Try to envision thousands of spiders flying into farm fields to chow down on insects that might otherwise destroy the crops. Then, try to imagine that this is a coordinated effort between the spiders and the farmer.
This is no fantasy. Biologists have actually been studying what type of days spiders prefer to fly. The studies do not mention which airlines attract the most spiders. No, no, no! Forget that last part. Spiders don't have wings, but spiders do fly. They do it by casting out lines of silk thread that get picked up by wind currents. When enough thread is afloat the spider is lifted up and off it goes, often traveling miles through the air.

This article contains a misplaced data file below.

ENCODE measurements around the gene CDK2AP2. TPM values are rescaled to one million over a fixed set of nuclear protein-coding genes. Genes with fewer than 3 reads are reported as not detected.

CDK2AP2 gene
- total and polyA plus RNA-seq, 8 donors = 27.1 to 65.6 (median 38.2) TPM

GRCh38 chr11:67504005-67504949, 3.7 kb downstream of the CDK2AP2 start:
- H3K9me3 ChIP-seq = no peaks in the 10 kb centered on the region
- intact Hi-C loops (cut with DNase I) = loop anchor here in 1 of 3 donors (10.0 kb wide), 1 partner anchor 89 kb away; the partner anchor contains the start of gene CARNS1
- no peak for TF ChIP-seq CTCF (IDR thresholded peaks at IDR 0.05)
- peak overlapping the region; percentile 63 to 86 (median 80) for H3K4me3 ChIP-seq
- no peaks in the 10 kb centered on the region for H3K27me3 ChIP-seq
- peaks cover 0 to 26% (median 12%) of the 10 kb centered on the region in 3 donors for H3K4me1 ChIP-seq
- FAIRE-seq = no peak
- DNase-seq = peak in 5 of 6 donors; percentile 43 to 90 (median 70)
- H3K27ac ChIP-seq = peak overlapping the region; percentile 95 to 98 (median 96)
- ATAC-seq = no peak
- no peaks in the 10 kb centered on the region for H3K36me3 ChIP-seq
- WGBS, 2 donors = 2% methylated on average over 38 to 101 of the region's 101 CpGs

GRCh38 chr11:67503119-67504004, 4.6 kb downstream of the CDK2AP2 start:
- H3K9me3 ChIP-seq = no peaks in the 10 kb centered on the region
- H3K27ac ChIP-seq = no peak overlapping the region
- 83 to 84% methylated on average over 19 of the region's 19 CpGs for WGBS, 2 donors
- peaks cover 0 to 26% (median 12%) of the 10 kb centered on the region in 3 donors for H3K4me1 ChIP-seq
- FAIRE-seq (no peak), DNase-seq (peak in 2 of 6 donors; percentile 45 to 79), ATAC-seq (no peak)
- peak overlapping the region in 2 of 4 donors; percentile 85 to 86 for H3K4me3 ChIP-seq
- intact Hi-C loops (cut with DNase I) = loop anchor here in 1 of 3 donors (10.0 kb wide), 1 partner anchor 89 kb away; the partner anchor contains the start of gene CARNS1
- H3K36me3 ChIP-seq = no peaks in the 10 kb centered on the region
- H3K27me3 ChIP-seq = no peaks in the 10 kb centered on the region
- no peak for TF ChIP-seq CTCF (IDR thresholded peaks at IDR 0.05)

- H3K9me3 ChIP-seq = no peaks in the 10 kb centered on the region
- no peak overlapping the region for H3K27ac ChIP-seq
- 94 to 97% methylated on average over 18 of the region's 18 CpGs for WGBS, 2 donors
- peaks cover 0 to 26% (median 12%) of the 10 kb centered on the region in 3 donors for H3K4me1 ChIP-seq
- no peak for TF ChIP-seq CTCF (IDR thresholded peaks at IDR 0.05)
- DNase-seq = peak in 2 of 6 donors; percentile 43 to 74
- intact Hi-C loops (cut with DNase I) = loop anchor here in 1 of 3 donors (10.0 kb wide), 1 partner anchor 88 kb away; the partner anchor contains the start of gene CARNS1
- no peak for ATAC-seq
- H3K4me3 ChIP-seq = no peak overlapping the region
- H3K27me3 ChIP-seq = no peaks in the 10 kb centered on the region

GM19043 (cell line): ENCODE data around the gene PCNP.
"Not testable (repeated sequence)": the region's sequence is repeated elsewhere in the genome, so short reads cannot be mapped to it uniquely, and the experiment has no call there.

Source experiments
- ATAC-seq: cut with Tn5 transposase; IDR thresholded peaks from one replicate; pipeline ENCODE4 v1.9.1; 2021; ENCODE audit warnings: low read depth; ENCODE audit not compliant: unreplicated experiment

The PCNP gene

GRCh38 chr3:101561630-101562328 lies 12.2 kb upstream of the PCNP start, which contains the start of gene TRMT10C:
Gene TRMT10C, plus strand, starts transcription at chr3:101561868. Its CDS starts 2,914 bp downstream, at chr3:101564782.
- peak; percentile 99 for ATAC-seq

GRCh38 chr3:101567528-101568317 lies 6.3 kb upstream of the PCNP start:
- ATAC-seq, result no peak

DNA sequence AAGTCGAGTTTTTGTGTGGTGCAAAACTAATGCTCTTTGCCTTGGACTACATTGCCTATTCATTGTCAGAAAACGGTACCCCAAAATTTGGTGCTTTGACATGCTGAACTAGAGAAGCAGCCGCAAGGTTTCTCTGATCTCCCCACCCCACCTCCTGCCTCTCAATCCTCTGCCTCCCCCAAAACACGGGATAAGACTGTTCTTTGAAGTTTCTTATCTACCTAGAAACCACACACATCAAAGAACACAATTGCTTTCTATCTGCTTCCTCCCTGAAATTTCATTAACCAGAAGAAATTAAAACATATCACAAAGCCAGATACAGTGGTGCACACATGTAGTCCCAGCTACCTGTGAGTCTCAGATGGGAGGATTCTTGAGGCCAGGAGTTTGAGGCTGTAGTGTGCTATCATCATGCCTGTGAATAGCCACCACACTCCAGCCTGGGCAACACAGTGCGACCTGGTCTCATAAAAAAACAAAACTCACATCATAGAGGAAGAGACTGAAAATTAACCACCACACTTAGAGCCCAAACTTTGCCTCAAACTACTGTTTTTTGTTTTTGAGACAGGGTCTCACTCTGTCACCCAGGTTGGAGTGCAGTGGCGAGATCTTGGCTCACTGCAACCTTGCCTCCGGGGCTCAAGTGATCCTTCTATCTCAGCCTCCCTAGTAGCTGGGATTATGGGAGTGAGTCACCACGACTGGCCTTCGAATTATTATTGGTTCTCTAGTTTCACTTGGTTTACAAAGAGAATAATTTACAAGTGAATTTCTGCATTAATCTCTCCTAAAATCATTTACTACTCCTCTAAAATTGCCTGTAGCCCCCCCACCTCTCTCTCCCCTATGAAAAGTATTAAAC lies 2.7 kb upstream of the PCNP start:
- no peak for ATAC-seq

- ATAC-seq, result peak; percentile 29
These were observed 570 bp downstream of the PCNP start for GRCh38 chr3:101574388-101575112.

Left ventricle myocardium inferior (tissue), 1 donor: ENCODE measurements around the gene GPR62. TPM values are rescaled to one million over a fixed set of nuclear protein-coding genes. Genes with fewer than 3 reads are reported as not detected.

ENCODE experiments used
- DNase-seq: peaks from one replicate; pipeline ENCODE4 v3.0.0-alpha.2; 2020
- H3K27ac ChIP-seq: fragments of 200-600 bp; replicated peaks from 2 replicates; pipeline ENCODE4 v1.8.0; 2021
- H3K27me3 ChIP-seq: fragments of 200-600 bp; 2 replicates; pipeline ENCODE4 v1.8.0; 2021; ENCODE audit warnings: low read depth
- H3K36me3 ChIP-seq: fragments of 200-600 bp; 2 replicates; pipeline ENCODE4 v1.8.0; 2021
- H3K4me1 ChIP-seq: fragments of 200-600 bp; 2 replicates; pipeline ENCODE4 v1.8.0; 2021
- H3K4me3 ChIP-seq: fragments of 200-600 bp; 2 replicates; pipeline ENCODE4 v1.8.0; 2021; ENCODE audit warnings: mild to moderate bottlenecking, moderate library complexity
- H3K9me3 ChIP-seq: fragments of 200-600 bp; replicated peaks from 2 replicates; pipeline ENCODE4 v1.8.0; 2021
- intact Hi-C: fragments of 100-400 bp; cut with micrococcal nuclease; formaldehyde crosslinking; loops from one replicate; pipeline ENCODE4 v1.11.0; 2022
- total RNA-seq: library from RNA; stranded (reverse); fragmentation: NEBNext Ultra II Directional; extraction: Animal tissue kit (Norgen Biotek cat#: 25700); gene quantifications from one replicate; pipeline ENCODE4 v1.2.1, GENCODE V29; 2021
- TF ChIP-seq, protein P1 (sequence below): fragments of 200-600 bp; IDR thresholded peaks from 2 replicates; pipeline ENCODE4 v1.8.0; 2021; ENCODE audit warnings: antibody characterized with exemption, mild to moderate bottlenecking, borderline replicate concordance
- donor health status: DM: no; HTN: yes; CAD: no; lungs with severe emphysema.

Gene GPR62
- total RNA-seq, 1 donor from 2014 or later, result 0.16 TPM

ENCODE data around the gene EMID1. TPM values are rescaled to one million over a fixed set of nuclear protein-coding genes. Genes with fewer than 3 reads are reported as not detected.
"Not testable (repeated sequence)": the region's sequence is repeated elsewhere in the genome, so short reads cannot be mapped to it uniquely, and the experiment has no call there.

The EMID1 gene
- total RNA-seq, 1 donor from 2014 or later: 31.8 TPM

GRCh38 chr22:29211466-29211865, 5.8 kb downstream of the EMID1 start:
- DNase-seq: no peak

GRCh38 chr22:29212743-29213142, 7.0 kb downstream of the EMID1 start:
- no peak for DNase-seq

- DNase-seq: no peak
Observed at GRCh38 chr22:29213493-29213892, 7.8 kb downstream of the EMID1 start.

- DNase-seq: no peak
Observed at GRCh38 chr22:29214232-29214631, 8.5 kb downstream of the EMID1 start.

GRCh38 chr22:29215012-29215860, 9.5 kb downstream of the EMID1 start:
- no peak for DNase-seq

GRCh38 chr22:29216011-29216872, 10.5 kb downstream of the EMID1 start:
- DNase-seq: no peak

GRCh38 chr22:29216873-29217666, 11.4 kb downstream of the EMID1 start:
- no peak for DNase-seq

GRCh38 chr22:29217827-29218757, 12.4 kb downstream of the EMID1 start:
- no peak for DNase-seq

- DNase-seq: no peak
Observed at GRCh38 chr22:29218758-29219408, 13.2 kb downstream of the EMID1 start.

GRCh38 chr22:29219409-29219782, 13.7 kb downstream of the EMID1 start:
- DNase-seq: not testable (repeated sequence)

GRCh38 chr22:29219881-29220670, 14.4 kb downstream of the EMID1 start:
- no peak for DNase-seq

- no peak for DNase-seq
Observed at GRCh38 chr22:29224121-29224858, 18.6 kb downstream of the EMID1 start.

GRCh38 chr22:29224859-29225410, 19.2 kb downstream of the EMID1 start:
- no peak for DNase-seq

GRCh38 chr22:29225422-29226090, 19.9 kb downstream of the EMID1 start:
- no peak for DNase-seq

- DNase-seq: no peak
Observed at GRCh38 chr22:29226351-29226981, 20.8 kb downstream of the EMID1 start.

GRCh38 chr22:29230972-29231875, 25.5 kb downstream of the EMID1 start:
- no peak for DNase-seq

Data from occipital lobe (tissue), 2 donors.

Studies have found that spiders do a pre-flight check before takeoff considering wind speed, wind direction and even updrafts. The researchers have discovered which days spiders most prefer. This information may be used someday in a way that might help farmers reduce pesticide use.
Understanding which days are most likely to bring the natural insect predators to their fields, farmers are hoping to be able to reduce pesticide applications, save money and grow more organic produce.